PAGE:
Insurance brokers can be found to have a fiduciary obligation to the insured, a duty greater than that of the average agent who needs only to get the insurance ordered. Such was the issue in Thomas v. Dion.
In this case, Neil Lansman contacted insurance agency Fetterman, Millinghausen & McNutt Inc. (FMM) to procure General Liability insurance on behalf of his general contractor company, Prestigious Homes Inc. (Prestigious), which was executed on Dec. 23, 2003. In this application, Prestigious answered questions affirming that it obtained certificates of insurance from any subcontractors used; required minimum limits of $1 million from subcontractors; did not use uninsured subcontractors; obtained written contracts that included a hold harmless clause in Prestigious's favor from all its subcontractors; and would be listed as an additional insured under any subcontractors’ policies.
On Feb. 12, 2004, National Indemnity Insurance Co. issued Prestigious a General Liability insurance policy starting from Jan. 28, 2004. The policy contained an endorsement titled “Independent Contractors and Subcontractors Coverage Requirement — Exclusion" (Subcontractor Endorsement), which states in capital letters at the top of the page that “THIS ENDORSEMENT CHANGES THE POLICY. PLEASE READ IT CAREFULLY.”
Accident and underlying litigation
On Aug. 6, 2006, Prestigious entered into a contract with Golden Hands Inc. to perform work at a residential housing project in Atlantic City, N.J.. Golden Hands was one of approximately 15 subcontractors retained by Prestigious to work on the project. Michael Thomas, employed by Golden Hands, fell from a scaffold and was injured. Thomas received Workers’ Compensation benefits, and also brought a negligence action against Prestigious.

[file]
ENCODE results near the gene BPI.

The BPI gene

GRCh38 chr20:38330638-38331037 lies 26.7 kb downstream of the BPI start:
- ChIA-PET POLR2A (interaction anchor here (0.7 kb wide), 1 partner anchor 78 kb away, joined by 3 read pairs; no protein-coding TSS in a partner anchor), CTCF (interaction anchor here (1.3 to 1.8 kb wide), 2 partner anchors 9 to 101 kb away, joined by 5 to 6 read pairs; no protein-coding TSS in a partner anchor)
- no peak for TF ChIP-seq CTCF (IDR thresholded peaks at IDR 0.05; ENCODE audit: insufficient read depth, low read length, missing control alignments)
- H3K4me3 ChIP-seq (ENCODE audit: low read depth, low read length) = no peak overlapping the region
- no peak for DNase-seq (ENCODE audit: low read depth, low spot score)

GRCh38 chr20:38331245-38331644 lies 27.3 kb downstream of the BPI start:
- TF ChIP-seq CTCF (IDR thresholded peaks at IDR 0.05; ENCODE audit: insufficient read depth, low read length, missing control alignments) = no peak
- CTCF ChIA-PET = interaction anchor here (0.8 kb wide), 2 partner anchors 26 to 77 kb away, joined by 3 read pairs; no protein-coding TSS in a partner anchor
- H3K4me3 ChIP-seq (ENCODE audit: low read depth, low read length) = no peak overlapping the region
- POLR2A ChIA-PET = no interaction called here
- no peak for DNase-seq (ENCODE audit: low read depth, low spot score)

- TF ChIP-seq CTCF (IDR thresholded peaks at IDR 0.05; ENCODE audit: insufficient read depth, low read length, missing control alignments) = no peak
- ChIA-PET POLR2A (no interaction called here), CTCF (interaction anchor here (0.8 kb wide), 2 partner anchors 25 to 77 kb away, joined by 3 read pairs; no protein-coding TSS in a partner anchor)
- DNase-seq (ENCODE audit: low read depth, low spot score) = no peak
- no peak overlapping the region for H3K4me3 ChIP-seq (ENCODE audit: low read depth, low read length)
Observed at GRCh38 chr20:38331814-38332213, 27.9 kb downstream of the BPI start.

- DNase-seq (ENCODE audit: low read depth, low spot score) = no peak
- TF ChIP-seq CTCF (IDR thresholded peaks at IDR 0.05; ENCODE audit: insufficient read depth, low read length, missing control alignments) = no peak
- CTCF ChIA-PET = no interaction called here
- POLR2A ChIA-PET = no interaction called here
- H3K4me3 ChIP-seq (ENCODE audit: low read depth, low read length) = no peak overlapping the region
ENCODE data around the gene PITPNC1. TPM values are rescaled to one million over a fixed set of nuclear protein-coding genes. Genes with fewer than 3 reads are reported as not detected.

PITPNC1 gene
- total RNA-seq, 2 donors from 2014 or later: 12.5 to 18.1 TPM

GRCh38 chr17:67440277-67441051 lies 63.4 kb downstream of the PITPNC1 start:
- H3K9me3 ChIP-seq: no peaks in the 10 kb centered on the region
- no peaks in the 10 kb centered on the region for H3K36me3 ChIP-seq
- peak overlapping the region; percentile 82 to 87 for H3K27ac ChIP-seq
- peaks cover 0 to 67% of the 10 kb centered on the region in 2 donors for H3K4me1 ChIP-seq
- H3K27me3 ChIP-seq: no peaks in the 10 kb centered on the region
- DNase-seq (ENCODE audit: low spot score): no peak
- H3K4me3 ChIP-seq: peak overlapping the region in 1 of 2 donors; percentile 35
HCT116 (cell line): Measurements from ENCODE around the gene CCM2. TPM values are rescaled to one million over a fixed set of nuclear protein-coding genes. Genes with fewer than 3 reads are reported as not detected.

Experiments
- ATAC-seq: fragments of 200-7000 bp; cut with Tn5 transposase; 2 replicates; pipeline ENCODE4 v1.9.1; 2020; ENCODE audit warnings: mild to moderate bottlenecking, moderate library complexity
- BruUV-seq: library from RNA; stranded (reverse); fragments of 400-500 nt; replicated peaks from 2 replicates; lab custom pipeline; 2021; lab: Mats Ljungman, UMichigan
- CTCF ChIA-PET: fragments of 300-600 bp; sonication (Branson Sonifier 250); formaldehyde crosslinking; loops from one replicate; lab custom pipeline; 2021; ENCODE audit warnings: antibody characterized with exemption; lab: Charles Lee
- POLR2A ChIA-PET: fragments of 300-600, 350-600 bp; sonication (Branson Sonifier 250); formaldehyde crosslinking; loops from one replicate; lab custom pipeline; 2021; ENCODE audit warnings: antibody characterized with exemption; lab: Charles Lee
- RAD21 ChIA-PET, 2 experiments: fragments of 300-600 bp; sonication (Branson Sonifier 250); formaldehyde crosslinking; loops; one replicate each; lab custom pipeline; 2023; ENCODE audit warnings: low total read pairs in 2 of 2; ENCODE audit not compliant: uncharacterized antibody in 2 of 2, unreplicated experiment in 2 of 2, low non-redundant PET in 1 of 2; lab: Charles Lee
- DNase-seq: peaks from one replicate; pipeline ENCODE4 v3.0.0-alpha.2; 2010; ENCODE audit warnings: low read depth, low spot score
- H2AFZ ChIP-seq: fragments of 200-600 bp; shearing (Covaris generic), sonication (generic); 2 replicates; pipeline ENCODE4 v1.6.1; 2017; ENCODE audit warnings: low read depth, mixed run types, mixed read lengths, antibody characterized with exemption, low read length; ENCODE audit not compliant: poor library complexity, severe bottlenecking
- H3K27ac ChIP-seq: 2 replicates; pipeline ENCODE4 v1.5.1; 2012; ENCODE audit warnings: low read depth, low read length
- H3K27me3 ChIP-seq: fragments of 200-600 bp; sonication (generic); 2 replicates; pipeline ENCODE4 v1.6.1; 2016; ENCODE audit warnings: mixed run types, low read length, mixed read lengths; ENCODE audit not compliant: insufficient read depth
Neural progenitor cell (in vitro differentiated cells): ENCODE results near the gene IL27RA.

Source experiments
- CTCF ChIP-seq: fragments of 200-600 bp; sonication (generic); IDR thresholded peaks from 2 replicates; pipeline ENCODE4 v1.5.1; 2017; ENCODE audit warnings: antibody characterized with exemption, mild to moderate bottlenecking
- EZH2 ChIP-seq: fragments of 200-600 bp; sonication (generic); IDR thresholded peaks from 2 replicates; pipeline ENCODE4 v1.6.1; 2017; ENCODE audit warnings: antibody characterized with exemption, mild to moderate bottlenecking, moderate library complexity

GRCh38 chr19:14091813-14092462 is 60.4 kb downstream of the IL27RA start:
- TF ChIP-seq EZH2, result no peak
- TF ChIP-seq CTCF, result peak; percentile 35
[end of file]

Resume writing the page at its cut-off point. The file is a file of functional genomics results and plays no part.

National received notice of Thomas's initial claim on Dec. 8, 2006. Following its investigation, National disclaimed coverage on May 30, 2007, because of Prestigious’ failure to comply with the requirements of the Subcontractor Endorsement. Specifically, Prestigious failed to procure a written indemnification agreement from Golden Hands, and was not named as an additional insured on Golden Hands’ policy.
The trial judge determined that Prestigious breached the contract by failing to abide by the policy's conditions, and that there can be no third-party beneficiary to a contract that is null and void as a result of a breach. Accordingly, the court found no genuine issue of fact even when viewing all facts in a light most favorable to the Thomas, and granted a $750,000 summary judgment to him. When Thomas was unable to collect on that judgment, he sued FMM and Michael Dion, an insurance producer employed by FMM. Thomas alleged that the defendants “were negligent in failing to make Prestigious aware that it needed to have certain insurance terms and requirements in the contracts it had with its subcontractors.”